4.  Prevalence and factors associated with convulsive status epilepticus in Africans with epilepsy 
Neurology  2015;84(18):1838-1845.
We conducted a community survey to estimate the prevalence and describe the features, risk factors, and consequences of convulsive status epilepticus (CSE) among people with active convulsive epilepsy (ACE) identified in a multisite survey in Africa.
We obtained clinical histories of CSE and neurologic examination data among 1,196 people with ACE identified from a population of 379,166 people in 3 sites: Agincourt, South Africa; Iganga-Mayuge, Uganda; and Kilifi, Kenya. We performed serologic assessment for the presence of antibodies to parasitic infections and HIV and determined adherence to antiepileptic drugs. Consequences of CSE were assessed using a questionnaire. Logistic regression was used to identify risk factors.
The adjusted prevalence of CSE in ACE among the general population across the 3 sites was 2.3 per 1,000, and differed with site (p < 0.0001). Over half (55%) of CSE occurred in febrile illnesses and focal seizures were present in 61%. Risk factors for CSE in ACE were neurologic impairments, acute encephalopathy, previous hospitalization, and presence of antibody titers to falciparum malaria and HIV; these differed across sites. Burns (15%), lack of education (49%), being single (77%), and unemployment (78%) were common in CSE; these differed across the 3 sites. Nine percent with and 10% without CSE died.
CSE is common in people with ACE in Africa; most occurs with febrile illnesses, is untreated, and has focal features suggesting preventable risk factors. Effective prevention and the management of infections and neurologic impairments may reduce the burden of CSE in ACE.
PMCID: PMC4433462  PMID: 25841025
5.  Burden of epilepsy in rural Kenya measured in disability-adjusted life years 
Epilepsia  2014;55(10):1626-1633.
The burden of epilepsy, in terms of both morbidity and mortality, is likely to vary depending on the etiology (primary [genetic/unknown] vs. secondary [structural/metabolic]) and with the use of antiepileptic drugs (AEDs). We estimated the disability-adjusted life years (DALYs) and modeled the remission rates of active convulsive epilepsy (ACE) using epidemiologic data collected over the last decade in rural Kilifi, Kenya.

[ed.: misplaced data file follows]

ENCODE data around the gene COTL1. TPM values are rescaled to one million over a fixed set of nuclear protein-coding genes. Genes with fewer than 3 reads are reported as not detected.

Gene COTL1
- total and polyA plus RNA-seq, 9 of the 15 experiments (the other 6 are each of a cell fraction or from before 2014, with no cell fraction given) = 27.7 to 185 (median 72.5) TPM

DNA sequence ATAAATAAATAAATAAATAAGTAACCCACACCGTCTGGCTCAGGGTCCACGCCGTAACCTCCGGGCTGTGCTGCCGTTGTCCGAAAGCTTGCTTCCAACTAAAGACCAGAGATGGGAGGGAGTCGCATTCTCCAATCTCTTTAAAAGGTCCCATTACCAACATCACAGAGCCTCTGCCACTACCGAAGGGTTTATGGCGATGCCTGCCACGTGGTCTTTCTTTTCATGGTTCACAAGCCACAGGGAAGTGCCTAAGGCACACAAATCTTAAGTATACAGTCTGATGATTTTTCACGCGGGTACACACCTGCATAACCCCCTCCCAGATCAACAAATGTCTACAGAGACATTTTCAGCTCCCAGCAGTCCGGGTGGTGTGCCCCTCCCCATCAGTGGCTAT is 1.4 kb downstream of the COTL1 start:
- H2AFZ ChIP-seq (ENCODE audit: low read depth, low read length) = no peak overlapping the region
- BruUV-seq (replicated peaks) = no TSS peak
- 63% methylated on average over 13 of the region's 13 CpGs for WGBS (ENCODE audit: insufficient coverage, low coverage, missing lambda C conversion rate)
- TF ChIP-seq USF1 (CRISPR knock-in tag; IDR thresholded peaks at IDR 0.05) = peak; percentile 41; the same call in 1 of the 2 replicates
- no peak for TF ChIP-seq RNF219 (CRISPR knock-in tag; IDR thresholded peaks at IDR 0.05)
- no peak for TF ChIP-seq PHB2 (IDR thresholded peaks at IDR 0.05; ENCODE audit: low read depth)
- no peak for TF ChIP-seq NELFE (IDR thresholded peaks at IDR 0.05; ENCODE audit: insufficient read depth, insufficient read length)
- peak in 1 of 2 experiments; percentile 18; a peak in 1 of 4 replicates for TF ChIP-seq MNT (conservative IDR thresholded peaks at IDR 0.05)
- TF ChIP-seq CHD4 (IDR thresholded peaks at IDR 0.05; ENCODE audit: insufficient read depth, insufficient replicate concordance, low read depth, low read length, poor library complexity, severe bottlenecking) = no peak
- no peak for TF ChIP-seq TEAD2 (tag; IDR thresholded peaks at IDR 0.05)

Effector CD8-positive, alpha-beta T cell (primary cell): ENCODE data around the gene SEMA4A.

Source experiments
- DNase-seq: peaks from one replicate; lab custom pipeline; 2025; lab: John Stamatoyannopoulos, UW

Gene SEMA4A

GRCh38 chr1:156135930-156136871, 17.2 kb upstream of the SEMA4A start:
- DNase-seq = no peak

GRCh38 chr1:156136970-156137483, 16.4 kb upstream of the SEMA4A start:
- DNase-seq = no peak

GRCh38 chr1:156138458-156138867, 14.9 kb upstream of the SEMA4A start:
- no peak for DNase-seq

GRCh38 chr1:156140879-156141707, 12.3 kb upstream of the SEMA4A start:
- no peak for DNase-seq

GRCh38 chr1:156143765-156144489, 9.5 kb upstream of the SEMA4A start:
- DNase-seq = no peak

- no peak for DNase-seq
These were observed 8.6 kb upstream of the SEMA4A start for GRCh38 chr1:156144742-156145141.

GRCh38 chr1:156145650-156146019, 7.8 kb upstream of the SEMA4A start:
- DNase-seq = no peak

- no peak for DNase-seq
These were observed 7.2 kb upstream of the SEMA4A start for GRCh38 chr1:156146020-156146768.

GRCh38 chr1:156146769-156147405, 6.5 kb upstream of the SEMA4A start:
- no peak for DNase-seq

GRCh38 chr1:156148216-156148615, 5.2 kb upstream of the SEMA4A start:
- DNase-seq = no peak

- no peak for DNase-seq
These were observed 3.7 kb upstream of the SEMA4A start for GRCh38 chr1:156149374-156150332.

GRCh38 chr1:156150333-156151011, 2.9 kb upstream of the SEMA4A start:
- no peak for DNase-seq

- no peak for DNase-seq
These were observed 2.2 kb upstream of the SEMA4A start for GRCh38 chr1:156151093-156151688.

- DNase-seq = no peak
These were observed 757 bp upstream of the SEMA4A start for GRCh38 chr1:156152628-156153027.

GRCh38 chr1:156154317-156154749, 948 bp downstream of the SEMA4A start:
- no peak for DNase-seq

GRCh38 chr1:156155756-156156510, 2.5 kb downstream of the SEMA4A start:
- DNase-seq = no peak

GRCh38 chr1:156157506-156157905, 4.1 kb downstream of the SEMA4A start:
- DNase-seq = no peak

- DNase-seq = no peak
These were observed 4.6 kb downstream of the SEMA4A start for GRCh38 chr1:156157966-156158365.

We used measures of prevalence, incidence, and mortality to model the remission of epilepsy using disease-modeling software (DisMod II). DALYs were calculated as the sum of Years Lost to Disability (YLD) and Years of Life Lost (YLL) due to premature death using the prevalence approach, with disability weights (DWs) from the 2010 Global Burden of Disease (GBD) study. DALYs were calculated with R statistical software with the associated uncertainty intervals (UIs) computed by bootstrapping.
A total of 1,005 (95% UI 797–1,213) DALYs were lost to ACE, which is 433 (95% UI 393–469) DALYs lost per 100,000 people. Twenty-six percent (113/100,000/year, 95% UI 106–117) of the DALYs were due to YLD and 74% (320/100,000/year, 95% UI 248–416) to YLL. Primary epilepsy accounted for fewer DALYs than secondary epilepsy (98 vs. 334 DALYs per 100,000 people). Those taking AEDs contributed fewer DALYs than those not taking AEDs (167 vs. 266 DALYs per 100,000 people). The proportion of people with ACE in remission per year was estimated at 11.0% in males and 12.0% in females, with highest rates in the 0–5 year age group.
The DALYs for ACE are high in rural Kenya, but less than the estimates of 2010 GBD study. Three-fourths of DALYs resulted from secondary epilepsy. Use of AEDs was associated with 40% reduction of DALYs. Improving adherence to AEDs may reduce the burden of epilepsy in this area.
PMCID: PMC4238788  PMID: 25131901
Burden; Disability-adjusted life years; Epilepsy; Remission; Treatment gap
7.  External Validation of a Prognostic Model for Seizure Recurrence Following a First Unprovoked Seizure and Implications for Driving 
PLoS ONE  2014;9(6):e99063.
In the United Kingdom and other European Union countries guidelines for driving following a first unprovoked seizure require the risk of another seizure in the next year to be less than 20%. Using data from one clinical trial, we previously developed a prognostic model to inform driving guidelines. The objective of this work is to externally validate our published model and demonstrate its generalisability.
A cohort of 620 people with a first unprovoked seizure was used to develop the original model which included variables for aetiology, first degree relative with epilepsy, seizures only while asleep, electroencephalogram, computed tomography or magnetic resonance scan result, and treatment policy. The validation cohorts consisted of 274 (United Kingdom), 305 (Italy), and 847 (Australia) people. The model was evaluated using discrimination and calibration methods. A covariate, missing from the Italian dataset, was handled via five imputation methods. Following external validation, the model was fitted to a pooled population comprising all validation datasets and the development dataset. The model was stratified by dataset.
The model generalised relatively well. All methods of imputation performed fairly similarly. At six months, the risk of a seizure recurrence following a first ever seizure, based on the pooled datasets, is 15% (95% CI: (12% to 18%)) for patients who are treated immediately and 18% (95% CI: (15 to 21%)) otherwise. Individuals can be reliably stratified into risk groups according to the clinical factors included in the model.